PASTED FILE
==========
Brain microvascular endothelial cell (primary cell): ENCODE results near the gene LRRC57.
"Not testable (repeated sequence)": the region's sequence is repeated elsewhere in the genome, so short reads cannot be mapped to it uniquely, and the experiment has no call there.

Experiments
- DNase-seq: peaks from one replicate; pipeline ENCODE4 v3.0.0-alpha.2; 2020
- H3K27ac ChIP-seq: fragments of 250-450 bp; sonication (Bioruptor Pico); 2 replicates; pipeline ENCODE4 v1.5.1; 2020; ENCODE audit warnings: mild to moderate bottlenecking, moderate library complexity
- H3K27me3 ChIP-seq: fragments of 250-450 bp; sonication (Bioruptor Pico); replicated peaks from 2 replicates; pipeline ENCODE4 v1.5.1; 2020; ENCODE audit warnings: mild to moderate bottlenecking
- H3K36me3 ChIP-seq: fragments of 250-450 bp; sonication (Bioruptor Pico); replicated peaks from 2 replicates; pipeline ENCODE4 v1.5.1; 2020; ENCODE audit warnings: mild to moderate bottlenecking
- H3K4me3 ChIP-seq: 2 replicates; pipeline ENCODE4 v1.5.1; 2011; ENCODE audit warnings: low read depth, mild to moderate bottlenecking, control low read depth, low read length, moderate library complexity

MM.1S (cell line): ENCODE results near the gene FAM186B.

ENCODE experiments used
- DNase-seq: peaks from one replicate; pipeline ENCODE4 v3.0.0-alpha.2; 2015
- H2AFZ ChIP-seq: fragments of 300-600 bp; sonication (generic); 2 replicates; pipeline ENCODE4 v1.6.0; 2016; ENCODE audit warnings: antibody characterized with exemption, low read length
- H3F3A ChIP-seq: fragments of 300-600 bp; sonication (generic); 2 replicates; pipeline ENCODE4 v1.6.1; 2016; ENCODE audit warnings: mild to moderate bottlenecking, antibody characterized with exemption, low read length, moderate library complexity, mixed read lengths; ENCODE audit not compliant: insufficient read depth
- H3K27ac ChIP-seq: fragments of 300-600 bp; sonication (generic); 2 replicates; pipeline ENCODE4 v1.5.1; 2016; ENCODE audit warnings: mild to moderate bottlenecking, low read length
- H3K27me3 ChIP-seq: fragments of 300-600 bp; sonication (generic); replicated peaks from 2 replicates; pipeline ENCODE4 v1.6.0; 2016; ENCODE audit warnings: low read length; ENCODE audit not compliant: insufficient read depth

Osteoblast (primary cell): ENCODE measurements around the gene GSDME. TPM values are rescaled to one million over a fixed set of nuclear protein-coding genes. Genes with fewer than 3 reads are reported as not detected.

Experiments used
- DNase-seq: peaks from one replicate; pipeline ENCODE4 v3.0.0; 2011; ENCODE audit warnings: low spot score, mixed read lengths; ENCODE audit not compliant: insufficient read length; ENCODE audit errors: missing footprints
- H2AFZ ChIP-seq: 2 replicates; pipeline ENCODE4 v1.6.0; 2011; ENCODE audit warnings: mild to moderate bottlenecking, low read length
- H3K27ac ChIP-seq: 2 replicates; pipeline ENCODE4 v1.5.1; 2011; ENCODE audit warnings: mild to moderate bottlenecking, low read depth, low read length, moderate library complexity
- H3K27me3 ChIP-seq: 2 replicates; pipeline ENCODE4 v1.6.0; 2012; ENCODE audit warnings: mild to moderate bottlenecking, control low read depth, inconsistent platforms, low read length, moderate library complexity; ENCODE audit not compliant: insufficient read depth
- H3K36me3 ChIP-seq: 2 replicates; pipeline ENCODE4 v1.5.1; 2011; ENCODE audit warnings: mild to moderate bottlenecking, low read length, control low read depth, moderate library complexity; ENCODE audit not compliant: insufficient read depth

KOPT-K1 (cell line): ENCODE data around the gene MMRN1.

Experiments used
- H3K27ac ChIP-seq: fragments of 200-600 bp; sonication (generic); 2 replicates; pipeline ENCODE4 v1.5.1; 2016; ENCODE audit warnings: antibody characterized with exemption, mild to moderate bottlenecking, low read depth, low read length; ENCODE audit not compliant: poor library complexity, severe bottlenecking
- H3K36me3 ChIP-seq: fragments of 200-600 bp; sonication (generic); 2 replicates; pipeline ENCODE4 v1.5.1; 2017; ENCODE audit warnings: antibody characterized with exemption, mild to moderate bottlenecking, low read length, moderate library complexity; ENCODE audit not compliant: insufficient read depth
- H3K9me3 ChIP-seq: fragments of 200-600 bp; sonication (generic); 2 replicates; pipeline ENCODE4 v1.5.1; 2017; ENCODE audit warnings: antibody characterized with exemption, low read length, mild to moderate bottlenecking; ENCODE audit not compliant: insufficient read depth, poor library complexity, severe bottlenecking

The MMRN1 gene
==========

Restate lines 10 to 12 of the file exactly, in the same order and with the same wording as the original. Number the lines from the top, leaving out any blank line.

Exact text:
ENCODE experiments used
- DNase-seq: peaks from one replicate; pipeline ENCODE4 v3.0.0-alpha.2; 2015
- H2AFZ ChIP-seq: fragments of 300-600 bp; sonication (generic); 2 replicates; pipeline ENCODE4 v1.6.0; 2016; ENCODE audit warnings: antibody characterized with exemption, low read length